On the one hand, this is kind of depressing. On the other hand, makes it quick and easy to write these posts!
Judwaa 2, doing terribly! You should continue to not believe the hype, as I have been saying all along. Well under a $1,000 per screen in the US in week 3, a decent film should be making at least around $1,500 per screen in week 3. Slightly better in Canada, the UK, Australia, and New Zealand, but still not great. This is also a bad sign for Golmaal, opening this week. Looks like the US market is completely turned off on silly comedies, and the rest of the global market is beginning to follow suit.
(No one is coming to the 9pm show, or any other)
New Telugu film, Raju Gari Gadhi 2, also doing terribly! Shockingly bad in the US, only slightly over $2,000 per screen which is really bad for opening weekend. Slightly better in Australia and New Zealand, which is interesting since those are semi-new markets for Telugu films. But not really interesting, since it is still doing terribly.
And everything else is it’s own variety of bad. Generally speaking, first week $4,000 and up is good, second week $2,000 and up, 3rd week $1,500 and up, 4th week on anything around $1,000 is good. And every film out right now is missing those markers by a wide margin. Those two I just went over are the most interesting, otherwise it’s pretty consistent across markets, with the US market the absolute worst of all.
I focus a lot of the US partly because I know it a little better, I can relate it back to ticket prices and stuff in my own experience. But also because it is a huge huge market. Screen count alone, the US routinely has things play on 100-300 screens. The next highest screen count is usually the UK with something like 30 screens. And the US market is the one that is eroding fastest right now. It’s always been heavily Telugu and Tamil, those films have not opened anywhere near decent since DJ back in June, at least not the big films. Arjun Reddy was a surprise hit, Fidaa ran a really long time, but those big “this will cover my entire quarter in profits” films are just not hitting it. The US has also always been big on the Big Big Hindi films. Not the small sleeper hits, but the big ones, they always do better here. And right now, even those are failing.
The US box office in general has been in a slump all year, it’s possible that it is just the state our country is in, people are too depressed to want to go to the movies, or would rather spend their disposable income on things that matter more. Or it could be that India films are no longer able to relate to the American audience. At least, not in the same way that they relate to the audience in India.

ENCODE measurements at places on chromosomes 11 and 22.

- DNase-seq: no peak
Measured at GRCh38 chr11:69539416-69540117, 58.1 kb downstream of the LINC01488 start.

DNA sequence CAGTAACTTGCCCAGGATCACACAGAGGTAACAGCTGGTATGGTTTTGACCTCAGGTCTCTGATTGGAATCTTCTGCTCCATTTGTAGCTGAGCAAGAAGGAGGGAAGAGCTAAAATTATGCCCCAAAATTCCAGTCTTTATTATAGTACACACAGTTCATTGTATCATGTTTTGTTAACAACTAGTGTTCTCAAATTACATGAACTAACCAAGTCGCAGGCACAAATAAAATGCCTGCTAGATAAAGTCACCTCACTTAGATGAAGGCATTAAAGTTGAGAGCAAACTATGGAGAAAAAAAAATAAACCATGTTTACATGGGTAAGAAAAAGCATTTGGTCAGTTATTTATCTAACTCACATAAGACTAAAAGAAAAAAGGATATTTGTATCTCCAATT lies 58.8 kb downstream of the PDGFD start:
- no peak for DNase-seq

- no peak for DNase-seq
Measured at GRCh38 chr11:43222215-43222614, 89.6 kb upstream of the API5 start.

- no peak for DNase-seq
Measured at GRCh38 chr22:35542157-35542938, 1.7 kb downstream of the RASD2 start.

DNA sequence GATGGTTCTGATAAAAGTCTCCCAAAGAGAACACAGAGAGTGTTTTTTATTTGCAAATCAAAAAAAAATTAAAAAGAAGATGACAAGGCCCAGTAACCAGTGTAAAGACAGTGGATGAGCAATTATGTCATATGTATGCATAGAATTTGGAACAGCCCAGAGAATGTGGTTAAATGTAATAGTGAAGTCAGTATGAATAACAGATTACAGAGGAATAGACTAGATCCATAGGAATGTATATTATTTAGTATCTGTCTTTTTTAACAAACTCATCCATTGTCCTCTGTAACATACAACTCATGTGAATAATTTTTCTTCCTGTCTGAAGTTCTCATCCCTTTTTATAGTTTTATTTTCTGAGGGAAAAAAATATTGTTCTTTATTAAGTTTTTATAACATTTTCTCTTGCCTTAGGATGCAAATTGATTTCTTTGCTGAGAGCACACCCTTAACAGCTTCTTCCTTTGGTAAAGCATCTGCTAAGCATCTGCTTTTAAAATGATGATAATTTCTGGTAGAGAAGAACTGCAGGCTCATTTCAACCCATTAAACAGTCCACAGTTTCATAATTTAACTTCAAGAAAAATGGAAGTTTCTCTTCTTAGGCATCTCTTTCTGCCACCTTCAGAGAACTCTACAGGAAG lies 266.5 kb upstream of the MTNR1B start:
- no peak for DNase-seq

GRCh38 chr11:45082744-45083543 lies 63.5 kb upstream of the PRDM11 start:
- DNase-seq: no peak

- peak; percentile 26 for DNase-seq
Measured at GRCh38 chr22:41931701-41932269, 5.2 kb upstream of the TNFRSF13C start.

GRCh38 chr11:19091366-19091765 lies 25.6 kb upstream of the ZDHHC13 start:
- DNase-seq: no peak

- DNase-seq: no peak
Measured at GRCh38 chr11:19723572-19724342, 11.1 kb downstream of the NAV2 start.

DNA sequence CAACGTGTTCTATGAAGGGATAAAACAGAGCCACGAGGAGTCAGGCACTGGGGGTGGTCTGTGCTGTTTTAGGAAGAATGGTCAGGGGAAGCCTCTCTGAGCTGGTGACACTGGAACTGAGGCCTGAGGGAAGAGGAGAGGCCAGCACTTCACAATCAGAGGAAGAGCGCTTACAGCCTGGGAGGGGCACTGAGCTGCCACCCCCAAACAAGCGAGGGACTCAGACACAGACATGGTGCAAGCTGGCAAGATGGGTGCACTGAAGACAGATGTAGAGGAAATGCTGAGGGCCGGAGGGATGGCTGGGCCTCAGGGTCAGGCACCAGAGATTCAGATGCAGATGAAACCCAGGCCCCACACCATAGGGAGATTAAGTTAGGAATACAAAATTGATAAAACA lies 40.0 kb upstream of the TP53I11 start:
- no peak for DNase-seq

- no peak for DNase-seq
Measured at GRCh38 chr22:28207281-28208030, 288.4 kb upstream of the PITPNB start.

For instance, Jab Harry Met Sejal was one of the few bright spots in the American box office this year. While it was a misery in India. And now Judwaa is being buzzed about as a big hit in India which, if I believe that, means the Indian audience now likes things that the overseas audience can’t stomach. And this was a film blatantly courting the overseas audience! London setting, English dialogue, nostalgia for youth, all of that.
(Opened at $4,000 per screen, and #15 at the overall US box office)
Right now, the hopes are pinned on December and Padmavati and Tiger Zinda Hai. These are two films that have a proven track record both at home and overseas. Golmaal this week, that looks likely to go the Judwaa way, decent at home and bad overseas. Secret Superstar, definitely will make a profit, but on how many screens? It just doesn’t feel like the kind of massive release that is needed. But if we can hold out until December, those could be the two films that fix things.
Part of the problem of course is that “hold out until December” mindset. If we are no longer going to have these massive “that’s my profits for the next quarter” kind of hits, then there needs to be more modest films released through out the year. If Padmavati or Tiger Zinda Hai came out some random weekend in November, that would be very helpful right now. Or if Secret Superstar had come out last week instead of this week. Because as it is, Judwaa is carrying the entire Hindi box office for almost a month. And even if it was a much much bigger hit than it was, that still wouldn’t be enough.
It looks like we are going to have to get used to switching back to more films, and smaller films, because the big films just aren’t cutting it anymore. At least, not overseas.